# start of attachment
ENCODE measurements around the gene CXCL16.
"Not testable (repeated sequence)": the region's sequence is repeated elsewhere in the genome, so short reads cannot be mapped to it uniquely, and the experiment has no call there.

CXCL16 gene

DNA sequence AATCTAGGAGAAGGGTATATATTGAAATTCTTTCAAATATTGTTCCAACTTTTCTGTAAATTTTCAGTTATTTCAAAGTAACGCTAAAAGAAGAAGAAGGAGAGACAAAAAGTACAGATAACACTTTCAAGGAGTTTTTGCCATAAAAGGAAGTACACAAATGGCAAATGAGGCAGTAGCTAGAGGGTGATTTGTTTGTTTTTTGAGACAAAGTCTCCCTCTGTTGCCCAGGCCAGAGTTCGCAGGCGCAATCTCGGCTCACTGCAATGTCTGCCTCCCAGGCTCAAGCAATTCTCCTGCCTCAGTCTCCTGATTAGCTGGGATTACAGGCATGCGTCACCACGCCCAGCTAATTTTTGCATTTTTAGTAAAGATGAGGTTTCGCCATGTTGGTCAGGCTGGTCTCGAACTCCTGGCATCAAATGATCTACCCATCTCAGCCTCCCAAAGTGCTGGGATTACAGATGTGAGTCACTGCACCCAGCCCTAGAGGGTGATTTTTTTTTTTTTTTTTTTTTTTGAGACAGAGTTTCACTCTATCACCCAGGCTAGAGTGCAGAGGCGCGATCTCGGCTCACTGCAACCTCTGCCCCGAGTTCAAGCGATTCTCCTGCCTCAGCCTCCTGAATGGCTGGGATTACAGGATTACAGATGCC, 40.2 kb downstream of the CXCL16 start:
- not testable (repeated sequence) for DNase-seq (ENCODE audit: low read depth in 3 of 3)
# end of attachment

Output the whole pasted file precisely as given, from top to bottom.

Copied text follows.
ENCODE measurements around the gene CXCL16.
"Not testable (repeated sequence)": the region's sequence is repeated elsewhere in the genome, so short reads cannot be mapped to it uniquely, and the experiment has no call there.

CXCL16 gene

DNA sequence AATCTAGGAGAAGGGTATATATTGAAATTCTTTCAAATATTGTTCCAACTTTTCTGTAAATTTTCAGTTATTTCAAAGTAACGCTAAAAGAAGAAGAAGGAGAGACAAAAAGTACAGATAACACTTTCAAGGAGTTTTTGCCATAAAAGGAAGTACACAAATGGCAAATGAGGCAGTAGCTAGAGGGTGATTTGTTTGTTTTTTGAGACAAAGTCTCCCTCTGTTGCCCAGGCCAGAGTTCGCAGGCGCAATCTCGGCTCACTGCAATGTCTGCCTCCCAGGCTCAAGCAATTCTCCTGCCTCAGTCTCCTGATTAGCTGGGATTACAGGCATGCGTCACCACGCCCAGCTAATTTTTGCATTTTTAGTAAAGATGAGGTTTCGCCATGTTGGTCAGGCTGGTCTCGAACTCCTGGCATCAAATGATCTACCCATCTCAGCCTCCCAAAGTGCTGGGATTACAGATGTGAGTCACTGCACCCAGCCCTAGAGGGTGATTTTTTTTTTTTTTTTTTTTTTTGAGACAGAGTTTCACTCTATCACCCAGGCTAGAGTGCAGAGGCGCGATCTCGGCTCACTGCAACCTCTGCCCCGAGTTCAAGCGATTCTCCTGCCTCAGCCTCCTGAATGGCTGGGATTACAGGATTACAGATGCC, 40.2 kb downstream of the CXCL16 start:
- not testable (repeated sequence) for DNase-seq (ENCODE audit: low read depth in 3 of 3)